In the summer months, it is extremely important to be aware of how the heat and sun can affect our horses. As the summer heats up around the country and especially in Florida, Palm Beach Equine Clinic would like to remind all equine owners to keep their horses in a cool, well-ventilated environment with protection from the hot weather.
There are many problems that can arise in the summer months from overheating, to dehydration, and even equine sunburn that owners should always keep in mind.
Covered Areas to Protect Your Horse
All horses should have access to shade and cool water throughout the day. Any exercise should be scheduled when the temperatures are lower, usually earlier or later in the day. Turnout should be limited to the night or cooler portions of the day, and fans can be provided indoors during extreme heat.
The average horse drinks between 5 to 10 gallons of water per day. It is important to provide clean, fresh water at all times and be aware of increased water necessities during extremely hot days.
Sweat and Sodium Levels
Sodium in your horse’s diet is very important to maintaining proper hydration. Providing a salt block or supplementing with electrolytes can help ensure that your horse is meeting their sodium requirements.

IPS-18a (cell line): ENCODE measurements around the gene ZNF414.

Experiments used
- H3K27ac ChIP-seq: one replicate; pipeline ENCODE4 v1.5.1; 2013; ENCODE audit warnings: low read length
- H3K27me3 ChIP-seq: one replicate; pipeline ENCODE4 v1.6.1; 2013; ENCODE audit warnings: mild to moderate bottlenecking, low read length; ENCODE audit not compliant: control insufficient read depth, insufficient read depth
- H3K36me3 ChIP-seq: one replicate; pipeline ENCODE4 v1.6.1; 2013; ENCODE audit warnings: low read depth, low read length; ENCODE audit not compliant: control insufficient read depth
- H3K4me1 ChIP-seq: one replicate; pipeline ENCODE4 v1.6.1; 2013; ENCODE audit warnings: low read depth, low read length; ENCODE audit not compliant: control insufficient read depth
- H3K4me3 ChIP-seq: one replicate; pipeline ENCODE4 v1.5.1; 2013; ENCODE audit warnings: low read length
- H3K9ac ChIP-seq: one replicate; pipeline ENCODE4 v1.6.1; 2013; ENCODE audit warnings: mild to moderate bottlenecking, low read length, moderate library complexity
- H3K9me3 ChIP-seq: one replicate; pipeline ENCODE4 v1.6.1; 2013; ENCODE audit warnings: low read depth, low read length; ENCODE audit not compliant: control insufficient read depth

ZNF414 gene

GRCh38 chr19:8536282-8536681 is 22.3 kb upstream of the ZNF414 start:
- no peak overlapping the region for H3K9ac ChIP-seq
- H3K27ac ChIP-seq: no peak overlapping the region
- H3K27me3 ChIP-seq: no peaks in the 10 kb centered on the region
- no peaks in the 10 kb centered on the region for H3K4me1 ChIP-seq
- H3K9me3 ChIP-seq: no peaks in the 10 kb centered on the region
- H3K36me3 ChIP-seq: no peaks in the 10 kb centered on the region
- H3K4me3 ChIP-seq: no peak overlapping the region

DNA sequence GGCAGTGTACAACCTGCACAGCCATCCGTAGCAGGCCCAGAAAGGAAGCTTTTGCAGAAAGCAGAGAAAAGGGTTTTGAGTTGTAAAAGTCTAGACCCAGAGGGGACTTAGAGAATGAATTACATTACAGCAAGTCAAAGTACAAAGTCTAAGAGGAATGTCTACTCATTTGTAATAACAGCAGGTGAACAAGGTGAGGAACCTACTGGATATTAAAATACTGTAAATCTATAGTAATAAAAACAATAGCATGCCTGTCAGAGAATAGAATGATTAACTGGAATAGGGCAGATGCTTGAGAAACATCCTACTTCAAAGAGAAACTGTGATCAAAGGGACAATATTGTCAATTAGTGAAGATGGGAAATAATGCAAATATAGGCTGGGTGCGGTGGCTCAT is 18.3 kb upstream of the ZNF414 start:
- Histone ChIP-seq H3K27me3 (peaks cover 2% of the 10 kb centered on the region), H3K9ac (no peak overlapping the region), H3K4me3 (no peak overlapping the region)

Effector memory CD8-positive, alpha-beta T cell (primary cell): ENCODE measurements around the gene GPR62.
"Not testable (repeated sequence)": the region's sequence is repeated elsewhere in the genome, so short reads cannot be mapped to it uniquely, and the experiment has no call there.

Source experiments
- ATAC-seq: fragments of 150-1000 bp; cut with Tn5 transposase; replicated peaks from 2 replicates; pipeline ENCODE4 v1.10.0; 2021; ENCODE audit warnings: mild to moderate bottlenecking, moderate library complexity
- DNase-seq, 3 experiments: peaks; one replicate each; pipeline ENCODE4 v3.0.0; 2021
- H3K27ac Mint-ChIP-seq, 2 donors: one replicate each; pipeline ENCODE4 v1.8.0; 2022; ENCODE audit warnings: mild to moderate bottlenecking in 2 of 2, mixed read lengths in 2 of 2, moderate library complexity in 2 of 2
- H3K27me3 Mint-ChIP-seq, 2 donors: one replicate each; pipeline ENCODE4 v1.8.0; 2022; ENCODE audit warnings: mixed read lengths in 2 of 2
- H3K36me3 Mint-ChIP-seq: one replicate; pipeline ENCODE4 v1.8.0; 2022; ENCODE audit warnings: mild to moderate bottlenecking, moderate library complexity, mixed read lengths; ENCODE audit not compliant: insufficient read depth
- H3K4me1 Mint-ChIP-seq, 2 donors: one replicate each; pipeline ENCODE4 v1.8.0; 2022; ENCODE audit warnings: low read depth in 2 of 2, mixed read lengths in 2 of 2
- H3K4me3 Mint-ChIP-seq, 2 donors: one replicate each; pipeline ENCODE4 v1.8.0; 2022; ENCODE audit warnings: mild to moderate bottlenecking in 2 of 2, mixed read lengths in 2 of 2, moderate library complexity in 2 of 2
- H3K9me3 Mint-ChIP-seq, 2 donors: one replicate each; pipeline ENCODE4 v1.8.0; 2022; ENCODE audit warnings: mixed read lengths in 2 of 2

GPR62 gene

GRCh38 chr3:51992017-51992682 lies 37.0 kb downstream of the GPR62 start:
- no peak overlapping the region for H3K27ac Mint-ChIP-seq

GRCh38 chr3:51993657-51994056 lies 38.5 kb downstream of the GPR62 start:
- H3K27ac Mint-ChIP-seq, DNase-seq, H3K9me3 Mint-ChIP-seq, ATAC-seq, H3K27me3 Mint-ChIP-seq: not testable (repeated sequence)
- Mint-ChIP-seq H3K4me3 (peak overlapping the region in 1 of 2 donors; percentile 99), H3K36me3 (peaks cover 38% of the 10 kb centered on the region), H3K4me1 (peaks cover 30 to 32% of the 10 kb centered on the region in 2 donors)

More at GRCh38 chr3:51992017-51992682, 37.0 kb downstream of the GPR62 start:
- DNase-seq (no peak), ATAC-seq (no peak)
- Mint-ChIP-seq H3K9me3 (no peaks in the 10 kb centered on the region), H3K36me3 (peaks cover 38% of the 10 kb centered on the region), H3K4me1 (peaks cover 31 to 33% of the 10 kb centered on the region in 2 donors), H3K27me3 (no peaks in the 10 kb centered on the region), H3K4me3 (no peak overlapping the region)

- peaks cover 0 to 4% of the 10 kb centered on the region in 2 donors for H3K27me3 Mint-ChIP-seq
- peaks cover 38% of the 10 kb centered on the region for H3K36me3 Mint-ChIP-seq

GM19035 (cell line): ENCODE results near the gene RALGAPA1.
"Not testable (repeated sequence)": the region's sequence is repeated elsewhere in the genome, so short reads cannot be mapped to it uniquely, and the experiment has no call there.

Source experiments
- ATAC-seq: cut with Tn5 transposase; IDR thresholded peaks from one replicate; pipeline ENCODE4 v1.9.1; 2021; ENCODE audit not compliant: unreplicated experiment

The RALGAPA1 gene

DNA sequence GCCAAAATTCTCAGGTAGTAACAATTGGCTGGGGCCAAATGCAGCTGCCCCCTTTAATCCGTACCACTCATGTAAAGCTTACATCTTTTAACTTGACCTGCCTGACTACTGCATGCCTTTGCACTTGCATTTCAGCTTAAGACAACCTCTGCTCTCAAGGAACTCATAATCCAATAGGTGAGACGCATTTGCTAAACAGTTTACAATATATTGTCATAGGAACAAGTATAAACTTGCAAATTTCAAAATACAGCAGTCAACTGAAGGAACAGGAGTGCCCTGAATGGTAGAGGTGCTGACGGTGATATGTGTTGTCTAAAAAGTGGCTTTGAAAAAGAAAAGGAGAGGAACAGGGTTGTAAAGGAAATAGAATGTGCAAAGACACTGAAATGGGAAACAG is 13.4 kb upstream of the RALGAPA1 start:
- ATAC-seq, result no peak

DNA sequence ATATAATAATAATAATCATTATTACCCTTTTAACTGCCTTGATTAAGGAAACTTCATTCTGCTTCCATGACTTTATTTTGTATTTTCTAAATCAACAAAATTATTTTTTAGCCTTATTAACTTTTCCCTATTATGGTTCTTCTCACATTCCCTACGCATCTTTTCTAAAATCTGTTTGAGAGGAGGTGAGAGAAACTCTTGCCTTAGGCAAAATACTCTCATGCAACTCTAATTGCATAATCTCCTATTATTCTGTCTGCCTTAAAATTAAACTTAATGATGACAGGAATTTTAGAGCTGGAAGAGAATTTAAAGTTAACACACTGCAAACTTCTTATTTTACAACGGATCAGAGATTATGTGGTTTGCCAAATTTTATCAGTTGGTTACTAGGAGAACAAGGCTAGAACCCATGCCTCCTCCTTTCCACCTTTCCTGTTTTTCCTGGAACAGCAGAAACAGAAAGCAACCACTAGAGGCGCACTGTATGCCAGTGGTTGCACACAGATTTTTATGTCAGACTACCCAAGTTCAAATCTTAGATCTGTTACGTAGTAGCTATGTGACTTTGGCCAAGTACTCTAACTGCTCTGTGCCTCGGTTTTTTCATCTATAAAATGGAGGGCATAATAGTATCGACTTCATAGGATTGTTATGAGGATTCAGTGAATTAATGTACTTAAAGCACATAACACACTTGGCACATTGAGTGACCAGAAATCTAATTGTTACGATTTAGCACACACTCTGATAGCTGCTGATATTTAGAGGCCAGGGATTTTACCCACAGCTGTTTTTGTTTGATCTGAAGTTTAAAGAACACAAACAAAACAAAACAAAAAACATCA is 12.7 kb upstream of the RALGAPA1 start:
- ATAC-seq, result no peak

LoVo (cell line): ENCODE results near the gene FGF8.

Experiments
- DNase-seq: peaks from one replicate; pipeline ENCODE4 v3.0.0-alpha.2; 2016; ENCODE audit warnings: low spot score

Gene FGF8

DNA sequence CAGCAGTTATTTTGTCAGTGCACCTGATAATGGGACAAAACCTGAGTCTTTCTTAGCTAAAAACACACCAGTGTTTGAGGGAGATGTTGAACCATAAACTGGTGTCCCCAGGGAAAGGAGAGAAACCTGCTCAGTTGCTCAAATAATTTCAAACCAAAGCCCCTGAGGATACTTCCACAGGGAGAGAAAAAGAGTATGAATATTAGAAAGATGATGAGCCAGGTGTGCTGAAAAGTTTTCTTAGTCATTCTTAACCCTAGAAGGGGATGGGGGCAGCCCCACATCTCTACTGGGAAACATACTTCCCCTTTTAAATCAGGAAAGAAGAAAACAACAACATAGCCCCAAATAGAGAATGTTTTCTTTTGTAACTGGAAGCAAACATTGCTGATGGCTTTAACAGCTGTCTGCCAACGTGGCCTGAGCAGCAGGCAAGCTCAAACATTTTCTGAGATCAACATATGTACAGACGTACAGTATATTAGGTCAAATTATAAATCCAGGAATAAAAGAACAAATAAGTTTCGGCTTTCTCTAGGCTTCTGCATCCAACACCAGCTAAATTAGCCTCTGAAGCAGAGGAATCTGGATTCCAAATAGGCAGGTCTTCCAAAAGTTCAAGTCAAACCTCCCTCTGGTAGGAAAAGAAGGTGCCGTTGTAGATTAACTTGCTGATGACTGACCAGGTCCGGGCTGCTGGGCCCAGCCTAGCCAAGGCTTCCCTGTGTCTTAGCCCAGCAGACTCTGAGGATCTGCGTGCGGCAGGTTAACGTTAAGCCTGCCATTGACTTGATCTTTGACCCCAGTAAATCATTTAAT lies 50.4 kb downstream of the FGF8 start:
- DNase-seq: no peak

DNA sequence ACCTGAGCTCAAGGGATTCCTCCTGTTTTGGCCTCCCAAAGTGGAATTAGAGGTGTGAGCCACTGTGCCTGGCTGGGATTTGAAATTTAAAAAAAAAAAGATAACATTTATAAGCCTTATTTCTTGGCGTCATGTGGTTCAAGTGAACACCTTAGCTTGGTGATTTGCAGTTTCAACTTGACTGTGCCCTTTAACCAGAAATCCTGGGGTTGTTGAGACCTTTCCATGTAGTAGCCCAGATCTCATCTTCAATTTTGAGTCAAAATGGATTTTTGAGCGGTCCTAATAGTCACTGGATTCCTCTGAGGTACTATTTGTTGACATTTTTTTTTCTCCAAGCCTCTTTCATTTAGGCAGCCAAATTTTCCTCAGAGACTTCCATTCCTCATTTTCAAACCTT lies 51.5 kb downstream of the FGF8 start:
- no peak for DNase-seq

Especially in the extreme summer heat, horse owners should pay attention to the amount of sweat their horse is producing. Anhidrosis, or the inability to sweat normally, can be a common challenge for our equine partners in the summer months, particularly in hot, humid climates. In addition to lack of sweat, signs of Anhidrosis can include increased respiratory rate, elevated temperature, areas of hair loss, or dry, flaky skin. If you notice any of these signs, contact your veterinarian immediately.
Equine Sunburn Tips
Horses with white on their faces or bodies are especially prone to sunburn and should be protected from the harsh UV rays of the sun. Providing shade, covering your horse’s skin with fly sheets or fly masks, and applying sunscreen are all helpful ways to prevent a burn.
Fly masks are now made with extensions to cover the nose and muzzle. There are many different sunscreen products made specifically for horses, but most products approved for human use are also safe for our equine partners. Once again, horses that are particularly prone to sunburn can be kept cool and safe from the sun by staying indoors during the day and being turned out at night.
These are just a few of the important issues to be aware of during the hottest time of the year in Florida and around the country. Remember to keep your horse cool, well-hydrated, and protected from the heat and sun. Contact the veterinarians at Palm Beach Equine Clinic to learn more about precautions that can be taken to keep your horse happy and healthy throughout the summer months.